Reviewed by Lins Honeyman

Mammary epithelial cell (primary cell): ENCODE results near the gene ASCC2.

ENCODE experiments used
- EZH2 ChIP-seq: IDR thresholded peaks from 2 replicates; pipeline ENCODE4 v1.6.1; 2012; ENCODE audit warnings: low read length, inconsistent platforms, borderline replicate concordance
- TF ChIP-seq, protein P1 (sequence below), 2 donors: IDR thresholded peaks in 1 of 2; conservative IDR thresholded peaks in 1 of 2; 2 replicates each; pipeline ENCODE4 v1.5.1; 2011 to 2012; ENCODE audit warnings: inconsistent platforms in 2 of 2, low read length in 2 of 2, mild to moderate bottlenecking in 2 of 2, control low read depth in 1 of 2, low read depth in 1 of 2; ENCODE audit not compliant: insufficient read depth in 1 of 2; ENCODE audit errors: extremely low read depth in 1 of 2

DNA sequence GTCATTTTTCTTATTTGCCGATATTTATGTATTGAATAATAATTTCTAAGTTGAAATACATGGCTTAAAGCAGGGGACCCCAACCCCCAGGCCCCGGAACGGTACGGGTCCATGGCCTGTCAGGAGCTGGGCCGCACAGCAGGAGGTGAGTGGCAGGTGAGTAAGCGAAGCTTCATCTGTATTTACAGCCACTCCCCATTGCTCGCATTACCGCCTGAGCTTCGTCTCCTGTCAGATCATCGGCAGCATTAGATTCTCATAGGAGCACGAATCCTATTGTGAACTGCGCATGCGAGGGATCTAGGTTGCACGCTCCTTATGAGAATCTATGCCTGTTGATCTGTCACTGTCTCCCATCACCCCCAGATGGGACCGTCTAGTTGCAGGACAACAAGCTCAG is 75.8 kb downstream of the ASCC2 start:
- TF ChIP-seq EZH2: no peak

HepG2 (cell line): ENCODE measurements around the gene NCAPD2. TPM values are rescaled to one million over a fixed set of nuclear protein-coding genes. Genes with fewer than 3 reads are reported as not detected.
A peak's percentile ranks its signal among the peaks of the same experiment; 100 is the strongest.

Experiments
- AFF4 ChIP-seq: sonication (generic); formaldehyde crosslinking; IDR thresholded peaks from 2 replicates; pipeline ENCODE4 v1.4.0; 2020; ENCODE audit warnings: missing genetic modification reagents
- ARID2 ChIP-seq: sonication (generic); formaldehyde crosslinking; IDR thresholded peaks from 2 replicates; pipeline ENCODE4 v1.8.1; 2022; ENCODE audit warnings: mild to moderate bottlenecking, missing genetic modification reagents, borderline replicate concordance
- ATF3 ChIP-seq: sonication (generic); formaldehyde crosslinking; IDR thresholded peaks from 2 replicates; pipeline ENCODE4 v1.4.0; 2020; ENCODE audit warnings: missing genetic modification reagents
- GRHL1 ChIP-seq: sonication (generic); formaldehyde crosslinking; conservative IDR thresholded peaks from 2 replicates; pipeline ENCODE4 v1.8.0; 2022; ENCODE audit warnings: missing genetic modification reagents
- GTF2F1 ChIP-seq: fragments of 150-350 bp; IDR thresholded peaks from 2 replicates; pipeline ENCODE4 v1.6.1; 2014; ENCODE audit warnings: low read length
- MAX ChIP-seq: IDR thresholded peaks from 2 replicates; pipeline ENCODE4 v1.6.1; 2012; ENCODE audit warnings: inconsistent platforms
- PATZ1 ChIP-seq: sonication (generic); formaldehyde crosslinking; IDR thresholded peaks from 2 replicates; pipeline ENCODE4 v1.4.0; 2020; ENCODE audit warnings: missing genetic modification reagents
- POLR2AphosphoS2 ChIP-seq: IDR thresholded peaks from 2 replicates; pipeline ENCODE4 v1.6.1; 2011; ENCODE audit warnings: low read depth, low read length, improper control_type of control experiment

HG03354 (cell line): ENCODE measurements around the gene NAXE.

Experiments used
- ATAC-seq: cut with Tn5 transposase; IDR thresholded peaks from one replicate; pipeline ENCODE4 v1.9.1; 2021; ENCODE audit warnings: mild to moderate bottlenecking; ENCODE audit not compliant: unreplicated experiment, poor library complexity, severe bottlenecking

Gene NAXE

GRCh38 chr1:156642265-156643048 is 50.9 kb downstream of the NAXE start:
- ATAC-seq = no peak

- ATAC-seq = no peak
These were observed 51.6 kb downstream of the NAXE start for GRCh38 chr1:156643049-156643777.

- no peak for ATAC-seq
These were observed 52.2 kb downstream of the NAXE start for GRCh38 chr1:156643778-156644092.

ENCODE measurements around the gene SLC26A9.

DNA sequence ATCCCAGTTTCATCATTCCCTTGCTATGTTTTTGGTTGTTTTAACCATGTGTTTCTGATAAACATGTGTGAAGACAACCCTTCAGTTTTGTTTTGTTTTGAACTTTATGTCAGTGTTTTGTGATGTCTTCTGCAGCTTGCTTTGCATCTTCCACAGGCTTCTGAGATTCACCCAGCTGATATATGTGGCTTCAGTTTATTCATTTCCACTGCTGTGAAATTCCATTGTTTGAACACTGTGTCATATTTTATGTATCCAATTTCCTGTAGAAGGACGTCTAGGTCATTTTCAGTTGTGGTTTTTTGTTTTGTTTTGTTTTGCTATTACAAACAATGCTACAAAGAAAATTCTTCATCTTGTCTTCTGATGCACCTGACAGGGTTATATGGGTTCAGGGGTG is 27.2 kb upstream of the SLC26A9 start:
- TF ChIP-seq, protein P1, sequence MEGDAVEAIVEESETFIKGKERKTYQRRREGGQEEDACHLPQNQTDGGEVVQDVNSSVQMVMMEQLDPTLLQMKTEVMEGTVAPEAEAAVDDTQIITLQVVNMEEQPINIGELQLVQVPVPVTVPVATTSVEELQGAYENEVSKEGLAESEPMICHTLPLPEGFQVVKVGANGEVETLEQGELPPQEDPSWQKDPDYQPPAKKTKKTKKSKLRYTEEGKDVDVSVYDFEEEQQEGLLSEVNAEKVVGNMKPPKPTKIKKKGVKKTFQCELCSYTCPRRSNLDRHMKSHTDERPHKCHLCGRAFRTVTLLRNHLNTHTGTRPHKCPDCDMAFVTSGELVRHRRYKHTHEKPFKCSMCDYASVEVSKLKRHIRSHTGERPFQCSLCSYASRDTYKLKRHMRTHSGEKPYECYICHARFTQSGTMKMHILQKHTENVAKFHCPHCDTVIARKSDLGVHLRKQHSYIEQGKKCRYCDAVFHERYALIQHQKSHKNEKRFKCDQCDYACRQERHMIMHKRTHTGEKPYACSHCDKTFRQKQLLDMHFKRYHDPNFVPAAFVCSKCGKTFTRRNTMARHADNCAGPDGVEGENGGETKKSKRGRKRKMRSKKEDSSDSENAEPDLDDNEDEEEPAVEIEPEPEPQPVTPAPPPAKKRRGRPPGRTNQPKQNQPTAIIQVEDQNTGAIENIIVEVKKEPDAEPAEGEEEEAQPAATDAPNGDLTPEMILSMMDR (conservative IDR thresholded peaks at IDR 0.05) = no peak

The second full length album from Stormzy gets off to an unpromising start with a disembodied voice encouraging the UK rapper-cum-megastar to "release some f*ckin' music, man - d*ckhead" and this turn of phrase sets the scene for a release chock full of seriously offensive language. Like the man himself, this album is full of pendulum-like contradictions with Stormzy professing his Christian faith in typically forthright fashion - to be fair, he's never shied away from it - before releasing a scattergun shower of profanities which suggests that either our man hasn't quite grasped that following Christ requires him to lay down his old ways or that he's pandering to the masses in order to maintain his mainstream appeal and wealth. Elsewhere, Stormzy quite rightly tells of the struggles of being a black man in today's society and how prejudices are still shockingly present before undoing any good work by denigrating his brothers of colour by calling them "n*ggers" at every turn - in one track, he even uses the phrase "I hate you n*ggers" several times to further muddy the waters. In addition, Stormzy has the perfect podium from which to pass sage, meaningful and necessary comment on the failings of the current political regime but, whilst there's no doubting he can be a skilled wordsmith when he wants to be, he instead offers up lazy 'f' words at the government and Boris. A humble persona is briefly unearthed in the inward-looking "Do Better" but this considered approach is drowned out by this undeniably successful artist bragging about Brit awards, audience sizes and being the best there is whilst very ugly misogynistic utterances in "Bronze" and "Audacity" respectively betrays a man who seems to believe his own hype and then some. Although 12 out of the 16 tracks on offer here warrant an "explicit" sticker on Spotify, things come to a very ugly head in the simply repulsive "Wiley Flow" which, in one 15 second stretch, contains the 'f' word seven times whilst the rest of the song uses 'f', 'c' and 'n' words with abandon. Much like the recent review of fellow hip-hop star Chance The Rapper's latest release on this website, Stormzy's new album would have got a much higher rating based on musicality alone but it's the continual stream of swearing that dominates and overshadows proceedings here. Consequently, one must question the wisdom of xRhythms and CR Radio featuring an expletive-free number "Don't Forget To Breathe" on their playlists given that listeners may then explore the parent album in all its depraved glory. Now I'm aware that, for many Christians, Stormzy is an inspiration. In a recent interview, worship leader Amanda Roche (otherwise known as Last Of The Spoken) said, "When he was on stage at Glastonbury, Stormzy was praising God and singing Jesus' name shamelessly in his lyrics. It was amazing." Very true. But it's also amazing that a proclaimer of Christ would be prepared to record some of the obscenity presented on 'Heavy Is The Head'.
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